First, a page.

Two fun beers come together in a single glass in this easy and very interesting recipe. It is one of those great beer drinks that layers one beer on top of another to not only create a great tasting drink but a stunning display that you almost hate to drink.
The Black and Red is a twist on the popular Black and Tan. Instead of a meaty beer with stout and pale ale sharing equal time, this recipe puts chocolate stout with a tart fruited lambic. The result is a drink that is both delicious and complex and one that could easily rival any dessert.
The fun of these layered beer drinks extends beyond the challenge of pouring the perfect layers. As you drink, the two beers will remain separated for the most part. While each sip will have a little of each in it, the first sips will be stronger on the chocolate stout and the last few will concentrate on the lambic. It is an experience, for sure.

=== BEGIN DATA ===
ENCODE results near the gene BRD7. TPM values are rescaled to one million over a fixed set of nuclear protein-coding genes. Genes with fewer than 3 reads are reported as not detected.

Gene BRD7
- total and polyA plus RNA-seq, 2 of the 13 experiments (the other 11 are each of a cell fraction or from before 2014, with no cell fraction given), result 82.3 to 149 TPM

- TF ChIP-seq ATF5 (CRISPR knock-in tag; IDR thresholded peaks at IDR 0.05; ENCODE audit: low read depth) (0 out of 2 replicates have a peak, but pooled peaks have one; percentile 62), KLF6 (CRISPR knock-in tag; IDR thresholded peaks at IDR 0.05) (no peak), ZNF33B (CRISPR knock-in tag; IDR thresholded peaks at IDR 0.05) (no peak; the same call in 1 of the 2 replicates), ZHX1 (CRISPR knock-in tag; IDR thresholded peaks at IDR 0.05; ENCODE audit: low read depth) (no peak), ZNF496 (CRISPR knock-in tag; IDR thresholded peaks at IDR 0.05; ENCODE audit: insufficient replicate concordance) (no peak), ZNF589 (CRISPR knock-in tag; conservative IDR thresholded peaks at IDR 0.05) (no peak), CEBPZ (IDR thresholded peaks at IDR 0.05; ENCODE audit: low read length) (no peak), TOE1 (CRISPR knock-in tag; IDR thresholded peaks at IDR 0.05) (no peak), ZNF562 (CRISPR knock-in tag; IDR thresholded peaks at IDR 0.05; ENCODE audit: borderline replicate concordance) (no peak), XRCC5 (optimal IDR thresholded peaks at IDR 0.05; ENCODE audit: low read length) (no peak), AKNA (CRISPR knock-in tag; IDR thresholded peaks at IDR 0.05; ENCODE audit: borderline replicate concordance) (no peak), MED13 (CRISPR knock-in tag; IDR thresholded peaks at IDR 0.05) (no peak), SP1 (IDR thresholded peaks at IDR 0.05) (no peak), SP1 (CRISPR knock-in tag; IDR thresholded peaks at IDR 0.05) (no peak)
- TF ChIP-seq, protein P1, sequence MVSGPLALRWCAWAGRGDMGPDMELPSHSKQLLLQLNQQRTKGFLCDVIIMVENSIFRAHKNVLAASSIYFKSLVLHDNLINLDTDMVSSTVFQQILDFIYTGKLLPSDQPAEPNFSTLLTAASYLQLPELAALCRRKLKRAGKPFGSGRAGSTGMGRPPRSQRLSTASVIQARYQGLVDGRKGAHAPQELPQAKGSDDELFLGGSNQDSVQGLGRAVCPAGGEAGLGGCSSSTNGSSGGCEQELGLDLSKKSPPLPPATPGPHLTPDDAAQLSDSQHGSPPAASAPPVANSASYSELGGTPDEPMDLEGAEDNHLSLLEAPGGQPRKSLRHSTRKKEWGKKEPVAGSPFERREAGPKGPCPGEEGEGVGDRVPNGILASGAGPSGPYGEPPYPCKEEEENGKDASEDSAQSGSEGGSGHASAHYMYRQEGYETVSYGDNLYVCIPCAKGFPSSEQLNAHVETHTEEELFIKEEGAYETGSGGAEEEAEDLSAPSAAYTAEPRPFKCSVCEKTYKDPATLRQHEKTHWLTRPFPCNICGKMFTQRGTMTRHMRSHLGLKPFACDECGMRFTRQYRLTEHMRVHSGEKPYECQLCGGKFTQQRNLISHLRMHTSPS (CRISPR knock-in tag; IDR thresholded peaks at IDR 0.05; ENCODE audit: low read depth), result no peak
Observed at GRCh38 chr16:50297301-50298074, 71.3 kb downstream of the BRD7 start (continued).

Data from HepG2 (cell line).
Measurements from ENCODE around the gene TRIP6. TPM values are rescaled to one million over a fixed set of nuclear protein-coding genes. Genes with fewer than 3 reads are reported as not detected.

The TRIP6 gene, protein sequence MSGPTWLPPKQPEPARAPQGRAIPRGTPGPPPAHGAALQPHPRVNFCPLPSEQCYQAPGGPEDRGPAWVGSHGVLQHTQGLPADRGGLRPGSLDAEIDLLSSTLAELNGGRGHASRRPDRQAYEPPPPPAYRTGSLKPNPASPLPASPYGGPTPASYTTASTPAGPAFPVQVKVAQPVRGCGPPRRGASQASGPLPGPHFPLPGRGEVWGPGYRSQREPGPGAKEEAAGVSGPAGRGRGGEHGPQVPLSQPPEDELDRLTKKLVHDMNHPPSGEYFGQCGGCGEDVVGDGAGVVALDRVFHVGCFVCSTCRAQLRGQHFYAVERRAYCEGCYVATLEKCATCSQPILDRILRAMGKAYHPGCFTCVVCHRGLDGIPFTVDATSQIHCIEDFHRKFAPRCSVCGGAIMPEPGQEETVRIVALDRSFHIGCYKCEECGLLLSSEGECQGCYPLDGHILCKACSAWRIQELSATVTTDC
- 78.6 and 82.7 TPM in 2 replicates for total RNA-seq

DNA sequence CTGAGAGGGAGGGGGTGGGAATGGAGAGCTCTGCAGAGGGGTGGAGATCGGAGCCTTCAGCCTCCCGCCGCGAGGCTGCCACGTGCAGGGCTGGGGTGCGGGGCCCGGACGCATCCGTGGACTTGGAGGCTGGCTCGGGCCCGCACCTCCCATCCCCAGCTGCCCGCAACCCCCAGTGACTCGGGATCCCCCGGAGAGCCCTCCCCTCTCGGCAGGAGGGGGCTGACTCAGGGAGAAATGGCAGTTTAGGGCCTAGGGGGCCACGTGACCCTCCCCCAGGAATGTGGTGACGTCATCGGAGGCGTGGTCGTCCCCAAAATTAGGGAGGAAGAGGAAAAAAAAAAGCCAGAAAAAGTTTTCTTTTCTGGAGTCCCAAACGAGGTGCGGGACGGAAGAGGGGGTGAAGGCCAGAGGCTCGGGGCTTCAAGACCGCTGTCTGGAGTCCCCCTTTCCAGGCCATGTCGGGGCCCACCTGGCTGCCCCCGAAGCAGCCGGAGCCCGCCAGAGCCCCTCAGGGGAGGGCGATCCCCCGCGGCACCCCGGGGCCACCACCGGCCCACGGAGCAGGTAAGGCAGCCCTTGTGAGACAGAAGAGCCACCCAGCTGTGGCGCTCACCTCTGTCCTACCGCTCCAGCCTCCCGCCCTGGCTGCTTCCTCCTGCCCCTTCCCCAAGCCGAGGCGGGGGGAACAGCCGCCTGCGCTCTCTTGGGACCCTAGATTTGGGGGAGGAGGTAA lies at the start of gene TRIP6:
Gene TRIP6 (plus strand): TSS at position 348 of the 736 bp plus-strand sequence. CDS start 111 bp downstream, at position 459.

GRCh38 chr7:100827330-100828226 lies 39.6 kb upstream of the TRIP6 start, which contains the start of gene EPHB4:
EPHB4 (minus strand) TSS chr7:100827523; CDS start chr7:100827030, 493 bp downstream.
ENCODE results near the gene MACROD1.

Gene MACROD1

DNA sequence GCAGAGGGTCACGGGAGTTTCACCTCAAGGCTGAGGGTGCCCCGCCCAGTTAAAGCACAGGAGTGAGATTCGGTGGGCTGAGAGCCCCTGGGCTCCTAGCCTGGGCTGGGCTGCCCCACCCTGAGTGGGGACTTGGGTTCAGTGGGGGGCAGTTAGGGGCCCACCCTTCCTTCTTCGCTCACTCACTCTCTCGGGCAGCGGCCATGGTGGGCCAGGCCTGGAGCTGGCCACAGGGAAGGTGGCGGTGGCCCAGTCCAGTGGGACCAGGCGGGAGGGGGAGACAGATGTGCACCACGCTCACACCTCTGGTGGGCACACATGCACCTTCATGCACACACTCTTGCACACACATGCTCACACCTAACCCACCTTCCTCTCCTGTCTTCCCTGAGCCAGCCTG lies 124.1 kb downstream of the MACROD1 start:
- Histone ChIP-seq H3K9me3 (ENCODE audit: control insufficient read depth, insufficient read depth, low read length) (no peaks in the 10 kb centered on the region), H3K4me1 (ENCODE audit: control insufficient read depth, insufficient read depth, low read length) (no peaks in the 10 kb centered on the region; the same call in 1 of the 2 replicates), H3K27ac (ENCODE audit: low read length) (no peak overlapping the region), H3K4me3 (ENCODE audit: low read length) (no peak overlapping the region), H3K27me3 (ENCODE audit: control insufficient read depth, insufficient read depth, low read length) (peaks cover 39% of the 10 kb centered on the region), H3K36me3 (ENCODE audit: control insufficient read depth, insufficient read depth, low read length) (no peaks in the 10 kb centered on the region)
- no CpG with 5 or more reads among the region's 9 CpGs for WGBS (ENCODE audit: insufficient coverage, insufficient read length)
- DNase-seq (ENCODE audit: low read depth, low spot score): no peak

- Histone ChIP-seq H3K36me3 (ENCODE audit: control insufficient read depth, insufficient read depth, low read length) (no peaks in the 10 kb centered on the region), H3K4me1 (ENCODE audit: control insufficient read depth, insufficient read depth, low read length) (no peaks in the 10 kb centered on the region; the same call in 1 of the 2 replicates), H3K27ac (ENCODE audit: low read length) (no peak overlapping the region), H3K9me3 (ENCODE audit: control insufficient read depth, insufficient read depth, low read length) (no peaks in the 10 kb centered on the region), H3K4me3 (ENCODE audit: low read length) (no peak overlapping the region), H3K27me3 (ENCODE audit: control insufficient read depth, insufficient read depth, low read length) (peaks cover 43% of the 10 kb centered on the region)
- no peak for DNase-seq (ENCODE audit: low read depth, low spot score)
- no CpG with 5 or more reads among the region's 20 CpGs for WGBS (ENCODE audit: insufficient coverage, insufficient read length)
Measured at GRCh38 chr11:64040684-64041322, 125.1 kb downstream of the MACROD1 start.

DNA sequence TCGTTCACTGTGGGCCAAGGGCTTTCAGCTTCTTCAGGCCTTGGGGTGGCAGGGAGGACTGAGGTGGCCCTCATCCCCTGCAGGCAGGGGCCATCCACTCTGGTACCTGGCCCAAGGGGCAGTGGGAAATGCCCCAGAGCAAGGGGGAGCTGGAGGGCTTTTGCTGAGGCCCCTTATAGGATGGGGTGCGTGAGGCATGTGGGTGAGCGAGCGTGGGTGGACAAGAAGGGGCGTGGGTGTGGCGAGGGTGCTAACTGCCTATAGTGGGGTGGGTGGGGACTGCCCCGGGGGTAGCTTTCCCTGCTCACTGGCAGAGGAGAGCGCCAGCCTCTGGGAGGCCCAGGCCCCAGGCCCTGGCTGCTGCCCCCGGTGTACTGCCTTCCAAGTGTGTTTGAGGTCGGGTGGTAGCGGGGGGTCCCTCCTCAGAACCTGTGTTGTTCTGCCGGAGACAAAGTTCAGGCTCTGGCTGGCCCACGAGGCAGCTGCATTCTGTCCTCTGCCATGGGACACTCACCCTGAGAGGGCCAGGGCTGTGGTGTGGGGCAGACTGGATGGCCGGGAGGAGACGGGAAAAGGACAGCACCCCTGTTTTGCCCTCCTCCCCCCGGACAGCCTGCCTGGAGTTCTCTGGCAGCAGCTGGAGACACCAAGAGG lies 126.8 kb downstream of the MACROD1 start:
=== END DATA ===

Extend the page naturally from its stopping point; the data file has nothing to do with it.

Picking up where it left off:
- Fill the glass halfway your favorite fruited lambic. Any fruit will do, but I recommend trying this first with Framboise. The raspberry flavor is a perfect pairing with chocolate and a natural choice.
- Gently top it off with the stout. The stout will float on top of the lambic for a very eye-catching drink.
This recipe was inspired by the Black and Red from Bailey's Chocolate Bar in St. Louis, Missouri.
More Tips for Making a Great Black and Red
This is an especially attractive drink in a champagne flute, but any clear glass will do. The two beers are rather sweet on their own and even sweeter in combination, so a full pint glass may be too much for a single sitting. If using a pint, you may want to plan on filling it only 3/4 full.
The density of the two beers will naturally want to create layers as the stout is poured over the lambic. You can increase your chances of getting a great layer by using a slow pour. Watch your local bartender pour a Black and Tan or Black and Blue once and follow their smooth, slow style as the beer flows from the tap.
Pouring layered beers is an art and it may take a few tries to get the perfect pour, particularly if pouring from the bottle. If you need a little help, pour the stout over the back of a bar spoon. This puts a barrier between the bottle and glass and slows down the pour and it is a trick bartenders regularly use to create pousse cafes and other floating drinks.